After I had my fill of the scenery, I stuck to my "workout" goal and began a speedy descent along the Monroe trail. I was glad to have ascended via the Long Trail because I found the Monroe approach to be less scenic. I arrived at the trail-head fifty minutes after my departure. After a sponge bath and a change of clothes I was ready to return to the big city. I spent the balance of the day lounging about Burlington and enjoying the last day of June.

Photos of Camel's Hump.

Saturday, June 21, 2014

Mount Moosilauke 2014-06-21

Out and back via Beaver Brook trail. First 1.5 miles is steep by any standard but the trail has been hardened to a degree that has no parallel in the Adirondacks. Rock slabs have steps either in the form of wood blocks cemented into place or flat spots drilled and carved into the slope. Boulders have been stacked to serves as staircases and iron rebar serves as handrails in key areas. There was only one slightly muddy spot on the entire trail. We're definitely not in the Adirondacks, Toto!
  • Cool day with many clouds; no bugs except upon our return to the trail-head.
  • Beaver Brook Cascades looks like a great spot to return to on a steaming hot day.
  • Moosilauke's open summit offers spectacular views of the surrounding peaks. 
  • It was a busy day and it appears most hikers arrived by way of the Ridge and Gorge trails.
  • First trip back to New Hampshire this year and I hope to do many more this summer.

See all photos.

Tuesday, June 17, 2014

Allen 2014-06-17

The recent rains had me concerned about exceedingly wet and muddy trails plus a challenging crossing of the Opalescent. In fact, the trails were no worse than normal (for this route) and the Opalescent river-crossing was a non-event.

It was my first time using the rerouted trail around Lake Jimmy and it's a pretty route through firs, cedars, and the lake's outlet. Maybe one or two more planks are needed to span new sections of mud but overall it's a solid path compared to the old "floating bridge".

The normally wet section along Lake Sally had standing water. A few other areas, notably well past the sand pit, featured broad mud-wallows. Most of them can be crossed on exposed rock and timber.

The herd-path along Allen brook was wet and muddy (no surprise). There was plenty of water coursing down the slope as well as the slide section.

Neil and I wore trail-runners and, combined with careful foot-placement, they proved their "grip" on the slippery rocks along Allen brook. I did my best to avoid the exceedingly slick "red slime".

I found a pair of soaking-wet, Smartwool long underwear sprawled on Allen's slide. If anyone wishes to claim them they are resting precisely where I found them, undisturbed.

Deer flies pestered me from Lake Jimmy to Allen brook and back. A wide-brimmed hat kept seemed effective at discouraging them from landing on my face, ears, and neck but little to keep them from being a constant buzzing nuisance. 

West of Mount Adam's observer cabin, I spotted a hare on the trail, standing on its hind legs and calmly munching grass. Naturally, it ducked into the underbrush the moment my hand touched my camera case.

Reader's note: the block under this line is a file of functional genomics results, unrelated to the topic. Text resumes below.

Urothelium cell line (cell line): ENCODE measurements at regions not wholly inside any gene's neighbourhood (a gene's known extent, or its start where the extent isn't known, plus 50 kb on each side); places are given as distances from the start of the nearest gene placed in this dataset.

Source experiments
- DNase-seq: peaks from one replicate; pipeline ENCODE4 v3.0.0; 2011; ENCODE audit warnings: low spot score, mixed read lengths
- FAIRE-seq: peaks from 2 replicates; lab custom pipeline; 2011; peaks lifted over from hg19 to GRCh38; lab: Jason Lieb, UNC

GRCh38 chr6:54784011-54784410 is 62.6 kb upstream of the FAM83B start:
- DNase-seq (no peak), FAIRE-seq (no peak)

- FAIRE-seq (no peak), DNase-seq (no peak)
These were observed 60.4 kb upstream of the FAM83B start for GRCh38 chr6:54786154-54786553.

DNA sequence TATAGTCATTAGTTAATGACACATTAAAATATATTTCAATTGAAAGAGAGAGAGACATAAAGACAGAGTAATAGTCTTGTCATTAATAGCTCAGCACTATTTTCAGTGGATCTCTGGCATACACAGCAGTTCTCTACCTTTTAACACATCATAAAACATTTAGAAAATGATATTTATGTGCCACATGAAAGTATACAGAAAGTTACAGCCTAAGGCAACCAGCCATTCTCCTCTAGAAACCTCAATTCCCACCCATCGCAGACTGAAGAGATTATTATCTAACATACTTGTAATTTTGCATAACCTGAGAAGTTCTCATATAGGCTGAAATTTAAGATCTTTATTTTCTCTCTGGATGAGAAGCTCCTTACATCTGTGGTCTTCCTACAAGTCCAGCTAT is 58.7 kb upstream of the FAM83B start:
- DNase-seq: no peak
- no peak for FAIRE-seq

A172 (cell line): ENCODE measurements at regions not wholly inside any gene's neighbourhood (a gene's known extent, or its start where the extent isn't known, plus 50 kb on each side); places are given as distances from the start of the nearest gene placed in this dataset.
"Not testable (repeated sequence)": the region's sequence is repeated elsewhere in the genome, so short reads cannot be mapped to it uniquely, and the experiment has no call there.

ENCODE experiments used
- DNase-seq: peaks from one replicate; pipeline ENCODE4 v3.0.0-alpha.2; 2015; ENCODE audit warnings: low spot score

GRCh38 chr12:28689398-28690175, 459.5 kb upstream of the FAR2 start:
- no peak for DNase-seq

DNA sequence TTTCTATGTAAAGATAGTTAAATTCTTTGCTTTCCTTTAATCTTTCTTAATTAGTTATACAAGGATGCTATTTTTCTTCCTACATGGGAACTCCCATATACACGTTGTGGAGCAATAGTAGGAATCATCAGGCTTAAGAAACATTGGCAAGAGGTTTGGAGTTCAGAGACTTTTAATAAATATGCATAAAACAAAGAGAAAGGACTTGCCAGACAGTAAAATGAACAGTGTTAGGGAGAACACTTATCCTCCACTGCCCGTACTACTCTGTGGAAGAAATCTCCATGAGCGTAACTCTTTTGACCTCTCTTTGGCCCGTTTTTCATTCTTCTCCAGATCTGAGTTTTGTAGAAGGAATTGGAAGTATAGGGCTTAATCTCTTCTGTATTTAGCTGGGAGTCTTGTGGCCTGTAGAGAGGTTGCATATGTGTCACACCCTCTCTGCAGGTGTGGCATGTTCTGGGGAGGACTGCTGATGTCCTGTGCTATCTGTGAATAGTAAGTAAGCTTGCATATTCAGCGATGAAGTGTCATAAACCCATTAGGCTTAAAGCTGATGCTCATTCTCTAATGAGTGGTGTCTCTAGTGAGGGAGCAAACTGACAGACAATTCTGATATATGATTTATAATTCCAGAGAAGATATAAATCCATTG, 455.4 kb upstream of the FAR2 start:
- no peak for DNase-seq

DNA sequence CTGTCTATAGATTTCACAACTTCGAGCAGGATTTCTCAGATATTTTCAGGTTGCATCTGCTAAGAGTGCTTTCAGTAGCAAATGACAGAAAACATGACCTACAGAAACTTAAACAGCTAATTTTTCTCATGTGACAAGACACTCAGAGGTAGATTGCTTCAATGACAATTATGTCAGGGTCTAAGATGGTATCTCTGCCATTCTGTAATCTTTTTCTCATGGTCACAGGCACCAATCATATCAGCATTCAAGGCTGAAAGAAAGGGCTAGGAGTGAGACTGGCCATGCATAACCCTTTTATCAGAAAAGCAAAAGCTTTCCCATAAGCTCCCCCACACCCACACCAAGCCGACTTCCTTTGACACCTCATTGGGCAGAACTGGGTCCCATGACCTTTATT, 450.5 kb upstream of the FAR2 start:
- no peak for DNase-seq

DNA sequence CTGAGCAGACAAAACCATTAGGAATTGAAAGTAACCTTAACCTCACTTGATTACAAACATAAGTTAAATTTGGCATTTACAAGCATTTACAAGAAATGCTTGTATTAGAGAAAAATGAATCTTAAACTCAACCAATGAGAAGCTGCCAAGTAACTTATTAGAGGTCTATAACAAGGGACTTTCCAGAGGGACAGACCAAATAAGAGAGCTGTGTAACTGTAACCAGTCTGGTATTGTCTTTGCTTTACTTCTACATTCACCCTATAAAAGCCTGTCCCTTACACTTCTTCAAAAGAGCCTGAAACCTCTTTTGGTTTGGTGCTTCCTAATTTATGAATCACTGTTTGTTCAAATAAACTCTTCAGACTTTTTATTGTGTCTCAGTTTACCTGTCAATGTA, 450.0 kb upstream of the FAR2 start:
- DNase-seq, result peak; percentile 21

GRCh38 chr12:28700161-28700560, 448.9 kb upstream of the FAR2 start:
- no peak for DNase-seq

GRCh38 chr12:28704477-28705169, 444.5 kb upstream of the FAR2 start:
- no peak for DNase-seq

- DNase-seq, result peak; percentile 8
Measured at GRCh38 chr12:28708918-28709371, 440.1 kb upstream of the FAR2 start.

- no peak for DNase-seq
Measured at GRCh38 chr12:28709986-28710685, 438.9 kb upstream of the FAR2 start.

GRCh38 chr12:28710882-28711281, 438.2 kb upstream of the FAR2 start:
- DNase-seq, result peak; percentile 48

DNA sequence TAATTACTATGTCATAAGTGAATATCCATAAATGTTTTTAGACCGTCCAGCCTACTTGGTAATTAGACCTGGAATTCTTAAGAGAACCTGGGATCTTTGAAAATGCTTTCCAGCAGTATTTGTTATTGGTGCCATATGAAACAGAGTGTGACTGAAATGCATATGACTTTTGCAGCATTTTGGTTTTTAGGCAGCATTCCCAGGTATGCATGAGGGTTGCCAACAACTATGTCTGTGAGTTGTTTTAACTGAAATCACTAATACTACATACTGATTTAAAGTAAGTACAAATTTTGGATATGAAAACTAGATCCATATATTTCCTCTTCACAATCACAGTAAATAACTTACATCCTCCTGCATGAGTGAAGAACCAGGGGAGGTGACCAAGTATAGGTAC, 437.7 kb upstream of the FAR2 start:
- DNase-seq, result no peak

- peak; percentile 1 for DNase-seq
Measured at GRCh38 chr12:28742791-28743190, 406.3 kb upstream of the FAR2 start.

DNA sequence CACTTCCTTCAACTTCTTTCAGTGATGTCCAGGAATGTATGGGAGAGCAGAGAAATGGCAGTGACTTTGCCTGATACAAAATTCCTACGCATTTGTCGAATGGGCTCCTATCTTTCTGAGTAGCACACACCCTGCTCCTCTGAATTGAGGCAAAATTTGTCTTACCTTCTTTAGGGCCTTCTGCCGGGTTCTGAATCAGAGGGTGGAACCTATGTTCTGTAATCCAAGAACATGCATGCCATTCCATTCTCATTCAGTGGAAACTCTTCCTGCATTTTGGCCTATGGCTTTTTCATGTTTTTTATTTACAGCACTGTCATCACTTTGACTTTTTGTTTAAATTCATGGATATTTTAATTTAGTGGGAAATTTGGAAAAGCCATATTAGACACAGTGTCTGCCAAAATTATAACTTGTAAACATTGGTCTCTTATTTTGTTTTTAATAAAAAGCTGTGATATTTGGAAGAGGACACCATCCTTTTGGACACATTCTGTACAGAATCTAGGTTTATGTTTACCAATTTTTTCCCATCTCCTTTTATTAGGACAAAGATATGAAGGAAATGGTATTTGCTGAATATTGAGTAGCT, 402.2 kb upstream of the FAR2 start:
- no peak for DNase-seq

A grouse dashed noisily across the trail, just a few feet ahead of us, and proceeded to run through the woods alongside the trail fluttering its wings. I don't know if it was attempting to lure us away from its nest but I do know it elevated my heart-rate.

Allen was my last peak to complete a Spring round of the ADK 46. We completed the hike in just under 9 hours.

Sunday, June 15, 2014

Santanoni Range 2014-06-15

First to arrive in the parking lot. Only one other additional person in the Santanonis and I met him near Couchsachraga's bog. He indicated he was heading to Couch and Panther.

Log book indicated the Santanoni Range was much busier the previous day.

Morning was cool (50 F/ 10 C) and overcast; peaks were shrouded in clouds. Trees were dripping with condensation; "car-wash" effect. Bonus: no bugs.

Trails were wet and muddy. I wore boots instead of trail-runners and they worked well for the mud but not so well for the slippery rocks.

The recent heavy rain caused me to be concerned about a few areas:
  • The initial stream was not as high as expected and I was able to rock-hop across; I left my sandals clipped to a tree-branch for later retrieval.
  • The beaver pond at the base of the Panther Brook herd-path was high but easily crossed via the narrow beaver dam.
  • The swampy area at the base of the Express herd-path was surprisingly dry; Santanoni brook was easily rock-hopped.
  • Couchsachraga's bog was "extra juicy" but easily crossed via deadfall
Cloud cover suppressed views on Panther. The rains transformed the normally muddy area on its summit into a pond.

Stopped to mend a broken hiking pole (the second time in the Santanonis); the middle section splintered (carbon-fiber). I wrapped the break with tape then inserted the lower section past the break to act like a splint. Pole was shorter but usable again and much appreciated during the descent of the Express trail.

I finished the trio in just under 8 hours (a personal best).

Saturday, June 7, 2014

Marshall, Cliff, and Redfield 2014-06-07

Steve (Little Brown Mushroom) coined the phrase "power outage" and it best describes how I felt on Saturday's tour of Marshall, Cliff, and Redfield. The route I chose covered 23 miles and 5300 feet of ascent and took me 12h 45m to complete. By day's end I returned to the Loj "draggin my butt" and was focused on a hot shower followed by a burger and UBU(s).